# Central numbers and de Polignac's conjecture

Hello,

Let's define the notion of "central number" as follows: $n$ is said to be a central number if and only if there exist two consecutive odd primes $p$ and $q$ such that $n=(p+q)/2$. It is quite easy to check that the number of central numbers less than $x$ is asymptotically equal to $\pi(x)$. Let's now say that a central number $n$ is of type $k$ if and only if the least prime factor of $n$ equals $p_k$.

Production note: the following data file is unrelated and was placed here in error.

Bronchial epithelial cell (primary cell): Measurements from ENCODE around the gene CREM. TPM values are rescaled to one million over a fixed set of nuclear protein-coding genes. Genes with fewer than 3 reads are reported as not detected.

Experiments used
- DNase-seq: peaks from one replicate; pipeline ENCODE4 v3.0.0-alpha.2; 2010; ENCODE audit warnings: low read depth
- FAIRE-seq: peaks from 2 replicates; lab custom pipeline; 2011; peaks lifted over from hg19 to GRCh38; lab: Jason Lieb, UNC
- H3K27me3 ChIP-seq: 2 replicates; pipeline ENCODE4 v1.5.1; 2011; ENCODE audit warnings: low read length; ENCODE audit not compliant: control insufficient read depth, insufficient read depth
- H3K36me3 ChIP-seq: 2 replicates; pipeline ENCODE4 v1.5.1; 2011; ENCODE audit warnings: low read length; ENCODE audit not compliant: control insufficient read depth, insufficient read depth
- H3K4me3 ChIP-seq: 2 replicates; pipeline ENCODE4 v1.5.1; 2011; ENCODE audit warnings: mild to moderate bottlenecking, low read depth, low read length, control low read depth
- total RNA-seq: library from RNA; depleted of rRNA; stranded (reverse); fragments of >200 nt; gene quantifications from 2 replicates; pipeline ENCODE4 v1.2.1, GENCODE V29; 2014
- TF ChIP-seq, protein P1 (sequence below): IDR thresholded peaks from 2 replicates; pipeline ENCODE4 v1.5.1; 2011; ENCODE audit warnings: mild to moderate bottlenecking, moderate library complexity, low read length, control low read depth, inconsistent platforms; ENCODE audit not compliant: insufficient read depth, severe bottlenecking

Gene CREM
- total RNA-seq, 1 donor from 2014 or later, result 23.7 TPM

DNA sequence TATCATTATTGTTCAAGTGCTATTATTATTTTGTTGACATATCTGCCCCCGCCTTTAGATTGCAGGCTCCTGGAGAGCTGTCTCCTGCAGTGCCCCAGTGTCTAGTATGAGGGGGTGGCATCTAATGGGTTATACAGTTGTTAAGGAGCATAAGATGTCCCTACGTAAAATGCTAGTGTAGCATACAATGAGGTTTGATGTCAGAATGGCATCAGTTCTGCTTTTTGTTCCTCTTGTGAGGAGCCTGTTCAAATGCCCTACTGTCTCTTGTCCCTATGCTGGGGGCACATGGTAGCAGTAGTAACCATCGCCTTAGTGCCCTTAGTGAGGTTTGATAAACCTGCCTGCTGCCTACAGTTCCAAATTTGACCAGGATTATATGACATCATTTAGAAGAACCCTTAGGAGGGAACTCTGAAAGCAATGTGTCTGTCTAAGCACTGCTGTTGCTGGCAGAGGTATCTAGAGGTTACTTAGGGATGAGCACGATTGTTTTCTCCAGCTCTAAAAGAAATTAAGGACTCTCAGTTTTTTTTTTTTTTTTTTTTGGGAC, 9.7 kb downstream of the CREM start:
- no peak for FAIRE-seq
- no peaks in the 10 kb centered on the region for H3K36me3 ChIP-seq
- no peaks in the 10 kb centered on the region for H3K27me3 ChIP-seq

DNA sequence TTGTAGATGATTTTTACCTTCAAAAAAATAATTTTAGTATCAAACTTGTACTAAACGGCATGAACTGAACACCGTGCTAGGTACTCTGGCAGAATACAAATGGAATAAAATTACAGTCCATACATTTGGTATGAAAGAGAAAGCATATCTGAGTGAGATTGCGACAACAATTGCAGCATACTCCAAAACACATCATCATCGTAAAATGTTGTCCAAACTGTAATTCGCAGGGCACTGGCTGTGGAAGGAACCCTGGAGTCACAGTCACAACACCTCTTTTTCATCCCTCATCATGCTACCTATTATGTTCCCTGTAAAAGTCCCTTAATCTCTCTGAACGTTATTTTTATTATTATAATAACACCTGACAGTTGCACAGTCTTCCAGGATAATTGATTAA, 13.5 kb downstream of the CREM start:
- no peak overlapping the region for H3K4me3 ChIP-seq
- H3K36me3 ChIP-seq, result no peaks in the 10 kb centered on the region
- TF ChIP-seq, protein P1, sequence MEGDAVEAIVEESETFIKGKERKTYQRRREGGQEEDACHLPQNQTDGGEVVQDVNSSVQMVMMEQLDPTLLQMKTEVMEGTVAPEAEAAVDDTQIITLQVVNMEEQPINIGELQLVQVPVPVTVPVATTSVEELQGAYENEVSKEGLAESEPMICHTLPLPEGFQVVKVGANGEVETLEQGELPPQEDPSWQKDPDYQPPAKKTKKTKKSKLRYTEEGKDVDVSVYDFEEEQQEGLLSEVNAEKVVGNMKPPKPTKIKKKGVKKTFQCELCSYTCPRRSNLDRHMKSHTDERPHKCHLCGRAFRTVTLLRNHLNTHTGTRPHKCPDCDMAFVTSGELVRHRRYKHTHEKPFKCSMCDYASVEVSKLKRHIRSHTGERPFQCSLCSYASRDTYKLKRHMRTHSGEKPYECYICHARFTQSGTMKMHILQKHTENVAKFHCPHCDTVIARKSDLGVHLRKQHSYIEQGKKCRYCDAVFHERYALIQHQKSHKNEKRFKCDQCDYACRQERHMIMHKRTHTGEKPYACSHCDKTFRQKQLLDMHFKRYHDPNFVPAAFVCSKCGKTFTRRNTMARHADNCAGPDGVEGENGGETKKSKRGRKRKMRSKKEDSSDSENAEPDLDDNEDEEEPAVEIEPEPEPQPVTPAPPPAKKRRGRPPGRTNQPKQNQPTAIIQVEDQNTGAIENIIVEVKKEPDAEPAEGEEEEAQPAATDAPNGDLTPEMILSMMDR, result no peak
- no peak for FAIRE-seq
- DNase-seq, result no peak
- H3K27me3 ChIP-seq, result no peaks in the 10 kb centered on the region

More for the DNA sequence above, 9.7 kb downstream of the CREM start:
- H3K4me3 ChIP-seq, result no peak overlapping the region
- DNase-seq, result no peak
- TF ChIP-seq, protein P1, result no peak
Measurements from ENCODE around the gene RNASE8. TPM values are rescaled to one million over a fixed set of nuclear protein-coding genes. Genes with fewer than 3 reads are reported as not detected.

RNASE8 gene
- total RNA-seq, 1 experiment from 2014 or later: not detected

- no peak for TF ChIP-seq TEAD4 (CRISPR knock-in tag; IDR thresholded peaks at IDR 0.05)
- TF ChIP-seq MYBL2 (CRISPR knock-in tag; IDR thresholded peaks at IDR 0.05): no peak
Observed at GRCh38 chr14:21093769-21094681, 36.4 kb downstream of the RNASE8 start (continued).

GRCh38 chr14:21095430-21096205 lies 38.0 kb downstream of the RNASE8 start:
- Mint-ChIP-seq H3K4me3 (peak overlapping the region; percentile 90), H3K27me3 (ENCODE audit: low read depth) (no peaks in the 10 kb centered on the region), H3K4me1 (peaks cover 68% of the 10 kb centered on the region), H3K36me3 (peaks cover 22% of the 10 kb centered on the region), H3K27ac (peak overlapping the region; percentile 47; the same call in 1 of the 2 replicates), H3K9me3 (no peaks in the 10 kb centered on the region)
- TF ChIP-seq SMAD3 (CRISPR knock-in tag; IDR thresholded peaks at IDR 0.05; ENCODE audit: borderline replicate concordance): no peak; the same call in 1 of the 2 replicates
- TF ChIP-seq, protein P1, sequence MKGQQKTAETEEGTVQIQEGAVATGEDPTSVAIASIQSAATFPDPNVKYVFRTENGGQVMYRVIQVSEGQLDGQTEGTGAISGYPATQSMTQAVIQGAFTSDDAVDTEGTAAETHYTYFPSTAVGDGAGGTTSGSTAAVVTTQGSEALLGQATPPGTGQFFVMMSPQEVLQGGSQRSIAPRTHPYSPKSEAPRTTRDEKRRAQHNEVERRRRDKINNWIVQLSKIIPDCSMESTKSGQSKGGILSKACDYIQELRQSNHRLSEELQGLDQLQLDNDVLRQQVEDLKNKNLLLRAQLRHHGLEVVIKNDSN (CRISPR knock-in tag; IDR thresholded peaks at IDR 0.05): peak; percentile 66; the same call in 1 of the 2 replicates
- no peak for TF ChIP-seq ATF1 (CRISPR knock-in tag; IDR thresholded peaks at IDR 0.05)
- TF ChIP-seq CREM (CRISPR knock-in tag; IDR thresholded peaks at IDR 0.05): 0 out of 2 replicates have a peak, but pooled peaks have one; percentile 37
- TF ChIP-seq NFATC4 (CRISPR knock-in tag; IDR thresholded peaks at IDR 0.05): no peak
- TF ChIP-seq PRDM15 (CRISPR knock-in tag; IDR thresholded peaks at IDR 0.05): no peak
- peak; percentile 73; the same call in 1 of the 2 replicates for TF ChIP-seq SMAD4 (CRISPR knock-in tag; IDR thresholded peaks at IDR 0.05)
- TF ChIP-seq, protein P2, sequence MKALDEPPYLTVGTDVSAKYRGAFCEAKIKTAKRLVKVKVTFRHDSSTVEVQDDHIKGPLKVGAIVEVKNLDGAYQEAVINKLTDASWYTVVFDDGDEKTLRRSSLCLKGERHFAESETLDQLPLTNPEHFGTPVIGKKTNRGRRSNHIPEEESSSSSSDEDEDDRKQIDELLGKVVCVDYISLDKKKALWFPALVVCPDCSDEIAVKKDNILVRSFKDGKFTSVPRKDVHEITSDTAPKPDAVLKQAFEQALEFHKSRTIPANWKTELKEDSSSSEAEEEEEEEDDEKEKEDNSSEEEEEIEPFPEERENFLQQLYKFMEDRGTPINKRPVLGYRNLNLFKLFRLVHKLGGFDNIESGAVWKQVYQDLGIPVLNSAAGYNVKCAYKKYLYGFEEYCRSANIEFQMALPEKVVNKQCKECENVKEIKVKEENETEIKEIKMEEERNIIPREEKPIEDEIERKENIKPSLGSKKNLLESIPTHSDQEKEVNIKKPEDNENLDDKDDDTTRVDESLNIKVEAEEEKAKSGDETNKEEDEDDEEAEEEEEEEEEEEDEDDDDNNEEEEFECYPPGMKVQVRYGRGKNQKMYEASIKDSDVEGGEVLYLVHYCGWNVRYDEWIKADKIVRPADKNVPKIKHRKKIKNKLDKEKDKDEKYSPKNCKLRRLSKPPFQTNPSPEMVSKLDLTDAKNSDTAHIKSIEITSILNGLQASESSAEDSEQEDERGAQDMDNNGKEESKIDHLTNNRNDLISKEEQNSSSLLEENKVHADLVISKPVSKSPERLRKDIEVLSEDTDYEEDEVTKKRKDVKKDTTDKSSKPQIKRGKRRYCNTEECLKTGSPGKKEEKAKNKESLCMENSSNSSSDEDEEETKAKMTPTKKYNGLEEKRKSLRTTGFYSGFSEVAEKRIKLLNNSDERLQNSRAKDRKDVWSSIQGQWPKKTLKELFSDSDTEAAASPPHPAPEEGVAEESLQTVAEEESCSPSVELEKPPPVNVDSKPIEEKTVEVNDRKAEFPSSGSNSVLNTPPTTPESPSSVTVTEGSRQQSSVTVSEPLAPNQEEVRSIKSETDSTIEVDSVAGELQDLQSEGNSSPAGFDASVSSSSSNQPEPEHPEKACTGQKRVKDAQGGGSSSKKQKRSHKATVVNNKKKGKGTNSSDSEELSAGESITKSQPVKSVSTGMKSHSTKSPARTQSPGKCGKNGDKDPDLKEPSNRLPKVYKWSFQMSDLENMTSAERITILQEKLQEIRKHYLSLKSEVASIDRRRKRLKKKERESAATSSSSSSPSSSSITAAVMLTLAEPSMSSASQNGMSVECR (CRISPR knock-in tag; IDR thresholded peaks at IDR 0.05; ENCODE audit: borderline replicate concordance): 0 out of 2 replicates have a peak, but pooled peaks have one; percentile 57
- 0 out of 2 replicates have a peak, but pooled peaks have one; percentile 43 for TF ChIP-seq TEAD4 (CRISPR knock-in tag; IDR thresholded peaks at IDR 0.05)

I have several questions:
1) Letting $N_k(x)$ be the number of central numbers of type $k$ less than $x$, is it true that $\displaystyle{\lim_{x\to\infty}\dfrac{N_{k}(x)}{\pi(x)}}$ exists and is positive for all positive $k$?
2) Does de Polignac's conjecture imply that there exists infinitely many central numbers of type $k$ for all positive $k$?
3) Does an affirmative answer to question 1) "conversely" imply de Polignac's conjecture?